St. Louis Cardinals manager Mike Shildt was kicked out of a game on May 26 when his pitcher, Giovanny Gallegos, was accused of using a sticky substance to dose baseballs

Cole was specifically asked about using Spider Tack - a sticky paste favored by weightlifters

Cole was specifically asked about using Spider Tack – a sticky paste favored by weightlifters

Another sticky substance used by pitchers is Tire Clear Sticky Grip (pictured)

Another sticky substance used by pitchers is Tire Clear Sticky Grip (pictured)

In this file photo from April 10, 2014, New York Yankees starting pitcher Michael Pineda, with substance on his pitching hand, delivers a pitch during the first inning of a baseball game against the Boston Red Sox at Yankee Stadium in New York

In this file photo from April 10, 2014, New York Yankees starting pitcher Michael Pineda, with substance on his pitching hand, delivers a pitch during the first inning of a baseball game against the Boston Red Sox at Yankee Stadium in New York

Cole called the criticism “unwanted” but declined to comment specifically on the accusation.

“I understand that this topic is important to anyone who cares about the game,” he said. ‘Concerning Josh [Donaldson]”I felt like it was a bit of low hanging fruit, but he’s entitled to his opinion and his opinion, so I just have other things to focus on.”

Cole, not yet halfway through season two on a $324 million nine-year contract, is third in MLB with 104 strikeouts. The three-time All-Star has a 2.26 ERA over 75 2/3 innings and 12 starts this season.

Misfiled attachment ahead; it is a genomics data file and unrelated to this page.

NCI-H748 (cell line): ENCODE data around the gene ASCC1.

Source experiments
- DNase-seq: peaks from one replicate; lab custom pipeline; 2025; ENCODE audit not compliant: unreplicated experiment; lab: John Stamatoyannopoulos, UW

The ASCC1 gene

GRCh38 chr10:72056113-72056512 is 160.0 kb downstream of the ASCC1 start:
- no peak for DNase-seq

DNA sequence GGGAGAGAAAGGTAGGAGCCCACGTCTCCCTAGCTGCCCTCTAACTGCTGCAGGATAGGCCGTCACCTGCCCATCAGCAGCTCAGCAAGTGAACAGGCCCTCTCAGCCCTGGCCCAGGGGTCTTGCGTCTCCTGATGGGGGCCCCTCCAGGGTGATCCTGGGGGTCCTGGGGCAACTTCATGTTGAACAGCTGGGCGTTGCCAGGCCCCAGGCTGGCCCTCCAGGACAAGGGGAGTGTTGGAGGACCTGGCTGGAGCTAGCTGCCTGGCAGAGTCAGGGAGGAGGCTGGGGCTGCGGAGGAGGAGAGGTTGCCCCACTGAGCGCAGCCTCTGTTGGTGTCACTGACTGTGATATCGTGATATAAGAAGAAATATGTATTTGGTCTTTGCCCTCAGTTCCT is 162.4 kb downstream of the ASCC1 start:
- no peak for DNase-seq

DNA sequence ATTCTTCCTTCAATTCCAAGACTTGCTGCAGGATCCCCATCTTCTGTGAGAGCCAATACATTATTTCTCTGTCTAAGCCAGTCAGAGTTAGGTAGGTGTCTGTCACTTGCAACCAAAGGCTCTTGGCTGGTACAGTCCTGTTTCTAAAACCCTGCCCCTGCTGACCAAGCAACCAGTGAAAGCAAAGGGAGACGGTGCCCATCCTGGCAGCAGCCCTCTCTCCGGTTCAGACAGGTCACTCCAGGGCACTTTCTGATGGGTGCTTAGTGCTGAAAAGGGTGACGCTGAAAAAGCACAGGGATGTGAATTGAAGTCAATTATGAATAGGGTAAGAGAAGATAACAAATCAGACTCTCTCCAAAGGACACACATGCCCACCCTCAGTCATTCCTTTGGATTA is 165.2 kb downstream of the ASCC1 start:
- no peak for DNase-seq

Home plate umpire Brian O'Nora and Ron Kulpa examine the baseballs with Andrew Heaney of the Los Angeles Angels against the Astros at Minute Maid Park on April 23

Home plate umpire Brian O’Nora and Ron Kulpa examine the baseballs with Andrew Heaney of the Los Angeles Angels against the Astros at Minute Maid Park on April 23

Despite those suspicions, no big league pitchers have been suspended or fined this season for using illegal substances.

Donaldson said Friday that the sticky substance situation will be “the next steroid of baseball testing” because of its performance-enhancing effect on the game.

“Hitters never really cared about sunscreen, resin and pine tar,” Donaldson said. “We didn’t care about that because it’s not a performance improvement. What these guys are doing now is performance enhancing, to where it’s a real super gluey ordeal, to where it’s not about command anymore.

“Now it’s about who throws the dirtiest throws, the more unattainable throws.”

Cole, a member of the players association’s executive subcommittee, said he welcomed the dialogue about the use and legality of grappling aids.

“This is important to a lot of people who love the game, including the players in this room, including fans, including teams, so if MLB wants to sort out some more things then that’s a conversation we can have,” he said. “Because in the end we all have to move in the same direction here.”

Yankees manager Aaron Boone said, “Ultimately, all anyone really wants — pitchers, position players, managers — is the best possible product and the most level playing field we can create.”

Minnesota Twins third baseman Josh Donaldson casually wondered to reporters last week if Cole had used a strange substance as the spin rate on his fields suddenly dropped as the MLB performance began.

Minnesota Twins third baseman Josh Donaldson casually wondered to reporters last week if Cole had used a strange substance as the spin rate on his fields suddenly dropped as the MLB performance began. “Is it a coincidence that Gerrit Cole’s spin rates dropped (Thurs) after four minor leaguers were banned for 10 games?” Donaldson asked reporters on Friday. ‘Is that possible? I do not know. Could be’